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Movie review: Guardians of the Galaxy

Friday 12th September 2014

It’s about a month since Guardians of the Galaxy opened, which means this blog is horribly late. (Sorry, by the way.)

In the weeks since its US$95mil opening – since it vaporised all industry expectations – there’s been a weird change in how people talk about the film, though. We’ve started treating it like it was some sort of crazy creative risk. Like it was such a precarious prospect for the Marvel and Disney because it was weird and funny and based on a relatively obscure property. It became this playbook-burning underdog made good, and I don’t get that.

It’s not that I’m confused because I didn’t like GotG. (Not sorry.) I did think it was dreadfully written, sexist as heck and coasting by on a bare minimum of character development. But I get people rooting for it. I mean, it’s also fun, beautifully designed and filled with charming actors. It’s got stuff like a sassy motormouth racoon and a 1970s pop-rock soundtrack and Peter Serafinowicz (being criminally wasted, because Hollywood’s got no damn clue what to do with that genius). That’s fun stuff.

But it’s not really a creative risk, even setting aside that this is the latest film in the biggest franchise in the world and Marvel deployed a marketing juggernaut to promote it, using the money and resources of one of the largest and most influential companies in the world. GotG’s threadbare McGufforb plot is a weary MCU mainstay; Peter Quill and Rocket Raccoon also faithfully play the standard asshole-to-hero redemption arc, a variation on a theme already seen in Iron Man, Thor, Iron Man 2 and The Avengers. It’s no more or less a comedy than Iron Man 3; it’s no more or less strange than the faux-Shakespearean pomp and circumstance of a good chunk of Thor (which the marketing was open about and which also made that film a massive underdog in the public’s eyes). Not even its space-ness was that much of a risk because, come on, Star Trek.

So why are we doing this? Why are we talking about GotG like Marvel was the desperate dad at the craps table who bet it all and came up lucky?

So why are we doing this? Why are we talking about GotG like Marvel was the desperate dad at the craps table who bet it all and came up lucky?

I think it makes us feel good because it makes us feel exclusive. Bear with me here as I talk about an international box-office juggernaut, but GotG feels weird enough and under-the-radar enough that it takes on the vibe of a cultural happening. It has a charm and identity we don’t expect of our Hollywood tentpoles; that includes Marvel tentpoles, with their flat MCU ‘house style’. We get setpieces scored to Blue Swede, Michael Rooker smirking everywhere, Rocket Raccoon’s basement-bookie banter, and all that is ‘our discovery’. It’s our discovery and it means something when we meet someone else who’s made the same discovery. It’s the same mentality that creates the fandoms around GotG director James Gunn’s more cultish films and around cult films more generally.

But how do we think it’s exclusive, a discovery?

Let’s go back to the main reason every two-bit media pundit thought GotG might fail: Guardians of the Galaxy wasn’t a proven brand name. The comic ran from 2008 to 2009 and attracted a small but loyal following, but was cancelled with little fanfare in 2010. GotG at its peak was no Iron Man or Thor, and those guys got side-eyes when their films were announced. So GotG’s success? It’s a discovery we’ve all made, a club we’ve all bought into.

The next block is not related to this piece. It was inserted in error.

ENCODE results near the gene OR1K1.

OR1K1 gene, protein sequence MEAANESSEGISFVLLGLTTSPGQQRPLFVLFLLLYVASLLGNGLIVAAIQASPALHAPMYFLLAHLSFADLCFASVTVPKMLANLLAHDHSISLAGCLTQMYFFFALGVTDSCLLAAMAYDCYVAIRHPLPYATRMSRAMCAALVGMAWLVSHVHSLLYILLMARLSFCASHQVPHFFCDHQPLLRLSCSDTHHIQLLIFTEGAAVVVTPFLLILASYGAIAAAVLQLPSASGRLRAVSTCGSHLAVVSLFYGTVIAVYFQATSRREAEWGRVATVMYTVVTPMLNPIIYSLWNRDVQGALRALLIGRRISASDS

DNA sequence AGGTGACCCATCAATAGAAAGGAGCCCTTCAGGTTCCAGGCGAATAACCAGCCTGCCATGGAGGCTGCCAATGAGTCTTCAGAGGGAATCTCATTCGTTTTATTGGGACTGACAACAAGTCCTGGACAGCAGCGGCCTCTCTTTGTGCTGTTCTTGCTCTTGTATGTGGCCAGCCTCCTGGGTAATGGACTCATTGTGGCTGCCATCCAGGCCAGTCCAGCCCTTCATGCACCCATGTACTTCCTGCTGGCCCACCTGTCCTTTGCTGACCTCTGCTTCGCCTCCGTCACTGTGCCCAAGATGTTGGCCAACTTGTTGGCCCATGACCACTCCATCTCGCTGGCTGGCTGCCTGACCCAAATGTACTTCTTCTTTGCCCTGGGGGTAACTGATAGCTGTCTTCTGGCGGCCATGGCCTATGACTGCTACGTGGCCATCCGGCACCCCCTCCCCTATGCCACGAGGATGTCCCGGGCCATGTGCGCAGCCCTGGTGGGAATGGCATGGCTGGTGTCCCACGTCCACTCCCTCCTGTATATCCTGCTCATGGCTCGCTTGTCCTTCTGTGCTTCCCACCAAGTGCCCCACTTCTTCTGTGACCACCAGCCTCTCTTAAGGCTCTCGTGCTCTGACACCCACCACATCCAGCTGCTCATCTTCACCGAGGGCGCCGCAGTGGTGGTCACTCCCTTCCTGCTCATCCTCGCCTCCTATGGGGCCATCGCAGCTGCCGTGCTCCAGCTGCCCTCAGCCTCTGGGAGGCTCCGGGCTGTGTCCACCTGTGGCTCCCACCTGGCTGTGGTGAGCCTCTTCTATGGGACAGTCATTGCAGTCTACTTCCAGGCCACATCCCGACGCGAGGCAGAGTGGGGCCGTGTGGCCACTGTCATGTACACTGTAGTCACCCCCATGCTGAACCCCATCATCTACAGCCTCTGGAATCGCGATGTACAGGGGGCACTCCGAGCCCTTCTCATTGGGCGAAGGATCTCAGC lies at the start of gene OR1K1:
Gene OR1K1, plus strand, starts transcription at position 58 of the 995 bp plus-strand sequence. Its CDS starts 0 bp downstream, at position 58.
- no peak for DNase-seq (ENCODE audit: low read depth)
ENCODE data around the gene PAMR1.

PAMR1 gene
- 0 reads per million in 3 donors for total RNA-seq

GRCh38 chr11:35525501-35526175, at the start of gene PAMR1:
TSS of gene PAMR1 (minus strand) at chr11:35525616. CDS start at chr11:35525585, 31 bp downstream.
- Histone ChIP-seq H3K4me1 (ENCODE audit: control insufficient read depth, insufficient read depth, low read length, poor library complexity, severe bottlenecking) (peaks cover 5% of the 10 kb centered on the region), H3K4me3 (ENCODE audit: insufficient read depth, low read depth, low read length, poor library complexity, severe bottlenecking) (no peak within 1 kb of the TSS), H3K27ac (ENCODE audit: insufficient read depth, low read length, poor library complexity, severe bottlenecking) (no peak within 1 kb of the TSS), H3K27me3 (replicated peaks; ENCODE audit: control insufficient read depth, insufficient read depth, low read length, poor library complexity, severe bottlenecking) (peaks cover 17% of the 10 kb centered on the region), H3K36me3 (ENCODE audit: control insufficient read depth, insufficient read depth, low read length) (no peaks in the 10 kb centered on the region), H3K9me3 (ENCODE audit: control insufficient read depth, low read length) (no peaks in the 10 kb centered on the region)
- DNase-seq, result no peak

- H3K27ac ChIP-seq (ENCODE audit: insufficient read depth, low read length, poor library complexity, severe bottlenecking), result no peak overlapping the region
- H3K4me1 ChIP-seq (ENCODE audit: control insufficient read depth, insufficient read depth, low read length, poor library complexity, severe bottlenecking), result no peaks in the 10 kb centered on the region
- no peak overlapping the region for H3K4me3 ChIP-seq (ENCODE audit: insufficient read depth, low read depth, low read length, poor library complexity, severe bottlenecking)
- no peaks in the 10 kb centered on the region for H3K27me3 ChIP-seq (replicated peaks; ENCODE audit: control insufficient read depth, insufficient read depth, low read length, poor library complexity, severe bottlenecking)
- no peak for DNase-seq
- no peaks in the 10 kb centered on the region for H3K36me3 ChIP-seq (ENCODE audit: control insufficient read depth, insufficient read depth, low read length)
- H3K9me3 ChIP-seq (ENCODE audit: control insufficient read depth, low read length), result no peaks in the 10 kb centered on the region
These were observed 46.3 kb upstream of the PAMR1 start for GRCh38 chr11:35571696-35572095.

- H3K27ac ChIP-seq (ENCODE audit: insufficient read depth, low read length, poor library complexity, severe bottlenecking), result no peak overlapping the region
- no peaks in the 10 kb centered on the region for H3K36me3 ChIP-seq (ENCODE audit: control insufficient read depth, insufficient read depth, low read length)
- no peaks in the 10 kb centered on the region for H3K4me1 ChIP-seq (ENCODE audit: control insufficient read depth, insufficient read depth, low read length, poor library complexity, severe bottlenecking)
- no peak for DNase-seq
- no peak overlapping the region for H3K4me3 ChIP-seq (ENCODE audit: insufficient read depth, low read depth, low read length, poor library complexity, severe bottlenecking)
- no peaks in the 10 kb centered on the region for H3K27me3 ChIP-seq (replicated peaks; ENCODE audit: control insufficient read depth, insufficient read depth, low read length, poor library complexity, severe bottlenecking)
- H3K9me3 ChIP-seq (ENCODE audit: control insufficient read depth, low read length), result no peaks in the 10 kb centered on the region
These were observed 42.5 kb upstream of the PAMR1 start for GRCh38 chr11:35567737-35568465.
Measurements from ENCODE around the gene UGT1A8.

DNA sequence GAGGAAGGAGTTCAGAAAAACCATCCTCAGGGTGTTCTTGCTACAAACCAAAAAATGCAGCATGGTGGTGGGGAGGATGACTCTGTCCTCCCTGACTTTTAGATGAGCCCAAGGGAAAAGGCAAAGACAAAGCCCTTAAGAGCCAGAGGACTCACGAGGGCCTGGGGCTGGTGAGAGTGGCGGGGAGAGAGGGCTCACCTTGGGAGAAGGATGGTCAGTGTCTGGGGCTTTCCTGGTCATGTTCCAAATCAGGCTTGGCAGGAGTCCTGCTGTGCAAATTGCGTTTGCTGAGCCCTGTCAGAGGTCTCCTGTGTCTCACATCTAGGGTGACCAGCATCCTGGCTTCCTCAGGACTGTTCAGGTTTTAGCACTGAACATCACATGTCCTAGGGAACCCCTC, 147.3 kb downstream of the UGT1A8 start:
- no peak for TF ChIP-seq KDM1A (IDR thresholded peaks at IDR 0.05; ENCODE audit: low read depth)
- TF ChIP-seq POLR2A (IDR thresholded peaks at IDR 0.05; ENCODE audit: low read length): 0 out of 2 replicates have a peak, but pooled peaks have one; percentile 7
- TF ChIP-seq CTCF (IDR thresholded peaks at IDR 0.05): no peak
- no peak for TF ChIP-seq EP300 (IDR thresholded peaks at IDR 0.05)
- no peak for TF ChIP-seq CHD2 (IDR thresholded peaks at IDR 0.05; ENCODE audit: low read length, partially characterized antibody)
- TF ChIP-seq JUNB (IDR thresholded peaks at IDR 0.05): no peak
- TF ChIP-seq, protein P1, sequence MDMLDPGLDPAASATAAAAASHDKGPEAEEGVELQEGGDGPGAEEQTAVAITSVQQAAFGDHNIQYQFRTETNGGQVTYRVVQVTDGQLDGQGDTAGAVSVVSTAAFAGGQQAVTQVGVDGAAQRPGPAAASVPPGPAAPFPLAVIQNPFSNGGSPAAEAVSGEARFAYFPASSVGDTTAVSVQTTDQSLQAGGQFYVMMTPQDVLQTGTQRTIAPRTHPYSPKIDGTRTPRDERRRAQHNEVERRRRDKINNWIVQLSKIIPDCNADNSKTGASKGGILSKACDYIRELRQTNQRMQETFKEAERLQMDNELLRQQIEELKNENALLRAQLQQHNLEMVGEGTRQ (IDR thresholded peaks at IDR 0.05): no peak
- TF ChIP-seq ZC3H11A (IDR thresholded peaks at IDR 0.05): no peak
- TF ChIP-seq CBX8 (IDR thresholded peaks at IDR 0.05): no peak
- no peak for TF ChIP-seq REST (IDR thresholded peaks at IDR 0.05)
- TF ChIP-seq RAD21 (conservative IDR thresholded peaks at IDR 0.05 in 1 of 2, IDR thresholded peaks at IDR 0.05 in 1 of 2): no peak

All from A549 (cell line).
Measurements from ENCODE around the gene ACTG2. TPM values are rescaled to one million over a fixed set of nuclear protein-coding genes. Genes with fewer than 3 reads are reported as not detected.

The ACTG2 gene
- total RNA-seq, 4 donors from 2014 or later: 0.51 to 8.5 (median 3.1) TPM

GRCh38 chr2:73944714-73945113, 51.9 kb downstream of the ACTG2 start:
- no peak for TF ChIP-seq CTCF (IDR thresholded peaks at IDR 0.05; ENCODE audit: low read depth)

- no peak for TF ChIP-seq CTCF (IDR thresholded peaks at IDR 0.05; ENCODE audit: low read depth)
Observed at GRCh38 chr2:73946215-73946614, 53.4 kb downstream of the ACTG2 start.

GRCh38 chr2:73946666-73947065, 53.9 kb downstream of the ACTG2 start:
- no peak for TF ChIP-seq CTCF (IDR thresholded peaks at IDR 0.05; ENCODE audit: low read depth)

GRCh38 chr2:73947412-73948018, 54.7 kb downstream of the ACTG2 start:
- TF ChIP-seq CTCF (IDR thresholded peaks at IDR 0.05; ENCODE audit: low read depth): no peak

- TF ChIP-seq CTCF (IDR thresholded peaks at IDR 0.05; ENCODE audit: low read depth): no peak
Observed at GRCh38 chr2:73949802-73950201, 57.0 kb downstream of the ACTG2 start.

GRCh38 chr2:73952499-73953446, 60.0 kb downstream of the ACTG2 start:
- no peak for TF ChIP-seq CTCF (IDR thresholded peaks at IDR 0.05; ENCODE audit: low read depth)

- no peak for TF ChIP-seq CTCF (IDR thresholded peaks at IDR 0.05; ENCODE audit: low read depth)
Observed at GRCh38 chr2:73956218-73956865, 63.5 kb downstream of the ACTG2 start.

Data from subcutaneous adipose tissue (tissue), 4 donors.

We don’t need GotG to be ‘an unlikely success’ or ‘playing against the rules’ to still find value in it and to still have valuable connections with people over it.


But that means that we’re treating GotG like a beautiful house of matches in the path of a forest fire because it wasn’t creatively built on a pervasive, widely popular brand – a Transformers, a Planet of the Apes, a ‘Christopher Nolan Film’. It was associated with one – Marvel, big duh - but as Vox inadvertently suggests, even the momentum of the MCU isn’t enough to change the way we talk about individual films within it.

So two things. The first, which always stands, is that we should watch wider and be more willing to challenge our own comfort zones. When we’re collectively talking about a slightly odd Marvel tentpole like it’s a double black diamond ski trail, our cinematic frames of reference have warped. So beat that frame of reference back into shape. Go see more than just the multi-million dollar event. Go see the small New Zealand release or the French drama or even left-field actioners like Snowpiercer or The Raid 2 or even Lucy. Go see the weird and the strange and the unfamiliar. Go find cult films that aren’t $100mil+ corporate events.

Second, maybe we need to own the things we like as they are. We don’t need GotG to be ‘an unlikely success’ or ‘playing against the rules’ to still find value in it and to still have connections with people over it. This all speaks to a sort of collective insecurity over being the person with mainstream tastes, and all that does is make the mainstream niche while pushing the truly niche into the margins, never to be discovered. Own what you like and own that it’s popular or unpopular. It doesn’t make you a bad person.

Guardians of the Galaxy isn’t good, though. Again, not sorry. Sorry.

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